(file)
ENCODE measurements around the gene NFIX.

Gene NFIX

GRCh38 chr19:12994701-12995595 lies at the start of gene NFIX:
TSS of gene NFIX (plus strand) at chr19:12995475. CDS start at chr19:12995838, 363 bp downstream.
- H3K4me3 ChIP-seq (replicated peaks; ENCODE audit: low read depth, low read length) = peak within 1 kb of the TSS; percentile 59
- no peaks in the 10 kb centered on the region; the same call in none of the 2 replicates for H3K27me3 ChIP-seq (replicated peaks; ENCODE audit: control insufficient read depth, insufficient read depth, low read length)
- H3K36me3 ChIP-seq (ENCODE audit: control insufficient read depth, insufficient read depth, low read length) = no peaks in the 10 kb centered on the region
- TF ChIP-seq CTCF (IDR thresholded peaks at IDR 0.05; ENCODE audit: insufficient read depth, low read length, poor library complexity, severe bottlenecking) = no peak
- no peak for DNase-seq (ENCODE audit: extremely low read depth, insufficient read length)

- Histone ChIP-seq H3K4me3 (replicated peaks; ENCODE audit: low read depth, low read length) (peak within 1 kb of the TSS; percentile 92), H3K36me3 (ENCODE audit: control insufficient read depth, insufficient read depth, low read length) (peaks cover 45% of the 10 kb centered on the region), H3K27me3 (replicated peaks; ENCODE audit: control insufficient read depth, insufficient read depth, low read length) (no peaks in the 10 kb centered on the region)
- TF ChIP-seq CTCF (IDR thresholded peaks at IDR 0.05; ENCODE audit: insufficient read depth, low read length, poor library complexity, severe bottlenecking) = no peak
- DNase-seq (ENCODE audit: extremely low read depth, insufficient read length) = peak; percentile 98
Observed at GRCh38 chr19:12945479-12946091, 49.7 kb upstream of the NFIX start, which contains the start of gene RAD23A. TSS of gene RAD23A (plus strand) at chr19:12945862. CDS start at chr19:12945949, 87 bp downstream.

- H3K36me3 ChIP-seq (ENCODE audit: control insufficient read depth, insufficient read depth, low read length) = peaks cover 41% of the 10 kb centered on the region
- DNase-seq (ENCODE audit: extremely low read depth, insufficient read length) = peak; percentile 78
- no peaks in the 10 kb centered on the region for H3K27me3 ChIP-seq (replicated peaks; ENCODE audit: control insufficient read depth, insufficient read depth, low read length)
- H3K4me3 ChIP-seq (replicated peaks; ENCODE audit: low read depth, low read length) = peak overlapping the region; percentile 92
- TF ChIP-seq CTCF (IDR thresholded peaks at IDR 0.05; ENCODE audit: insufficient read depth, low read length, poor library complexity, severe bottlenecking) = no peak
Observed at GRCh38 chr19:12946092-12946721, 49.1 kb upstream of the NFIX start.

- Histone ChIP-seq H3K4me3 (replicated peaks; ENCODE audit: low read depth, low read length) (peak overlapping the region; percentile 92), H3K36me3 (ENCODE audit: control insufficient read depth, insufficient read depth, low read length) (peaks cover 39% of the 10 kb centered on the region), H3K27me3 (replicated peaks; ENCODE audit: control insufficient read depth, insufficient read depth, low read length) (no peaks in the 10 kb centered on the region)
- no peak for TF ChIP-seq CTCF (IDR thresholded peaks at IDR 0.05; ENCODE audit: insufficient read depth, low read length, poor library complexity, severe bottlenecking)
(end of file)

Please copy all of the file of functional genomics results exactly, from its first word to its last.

ENCODE measurements around the gene NFIX.

Gene NFIX

GRCh38 chr19:12994701-12995595 lies at the start of gene NFIX:
TSS of gene NFIX (plus strand) at chr19:12995475. CDS start at chr19:12995838, 363 bp downstream.
- H3K4me3 ChIP-seq (replicated peaks; ENCODE audit: low read depth, low read length) = peak within 1 kb of the TSS; percentile 59
- no peaks in the 10 kb centered on the region; the same call in none of the 2 replicates for H3K27me3 ChIP-seq (replicated peaks; ENCODE audit: control insufficient read depth, insufficient read depth, low read length)
- H3K36me3 ChIP-seq (ENCODE audit: control insufficient read depth, insufficient read depth, low read length) = no peaks in the 10 kb centered on the region
- TF ChIP-seq CTCF (IDR thresholded peaks at IDR 0.05; ENCODE audit: insufficient read depth, low read length, poor library complexity, severe bottlenecking) = no peak
- no peak for DNase-seq (ENCODE audit: extremely low read depth, insufficient read length)

- Histone ChIP-seq H3K4me3 (replicated peaks; ENCODE audit: low read depth, low read length) (peak within 1 kb of the TSS; percentile 92), H3K36me3 (ENCODE audit: control insufficient read depth, insufficient read depth, low read length) (peaks cover 45% of the 10 kb centered on the region), H3K27me3 (replicated peaks; ENCODE audit: control insufficient read depth, insufficient read depth, low read length) (no peaks in the 10 kb centered on the region)
- TF ChIP-seq CTCF (IDR thresholded peaks at IDR 0.05; ENCODE audit: insufficient read depth, low read length, poor library complexity, severe bottlenecking) = no peak
- DNase-seq (ENCODE audit: extremely low read depth, insufficient read length) = peak; percentile 98
Observed at GRCh38 chr19:12945479-12946091, 49.7 kb upstream of the NFIX start, which contains the start of gene RAD23A. TSS of gene RAD23A (plus strand) at chr19:12945862. CDS start at chr19:12945949, 87 bp downstream.

- H3K36me3 ChIP-seq (ENCODE audit: control insufficient read depth, insufficient read depth, low read length) = peaks cover 41% of the 10 kb centered on the region
- DNase-seq (ENCODE audit: extremely low read depth, insufficient read length) = peak; percentile 78
- no peaks in the 10 kb centered on the region for H3K27me3 ChIP-seq (replicated peaks; ENCODE audit: control insufficient read depth, insufficient read depth, low read length)
- H3K4me3 ChIP-seq (replicated peaks; ENCODE audit: low read depth, low read length) = peak overlapping the region; percentile 92
- TF ChIP-seq CTCF (IDR thresholded peaks at IDR 0.05; ENCODE audit: insufficient read depth, low read length, poor library complexity, severe bottlenecking) = no peak
Observed at GRCh38 chr19:12946092-12946721, 49.1 kb upstream of the NFIX start.

- Histone ChIP-seq H3K4me3 (replicated peaks; ENCODE audit: low read depth, low read length) (peak overlapping the region; percentile 92), H3K36me3 (ENCODE audit: control insufficient read depth, insufficient read depth, low read length) (peaks cover 39% of the 10 kb centered on the region), H3K27me3 (replicated peaks; ENCODE audit: control insufficient read depth, insufficient read depth, low read length) (no peaks in the 10 kb centered on the region)
- no peak for TF ChIP-seq CTCF (IDR thresholded peaks at IDR 0.05; ENCODE audit: insufficient read depth, low read length, poor library complexity, severe bottlenecking)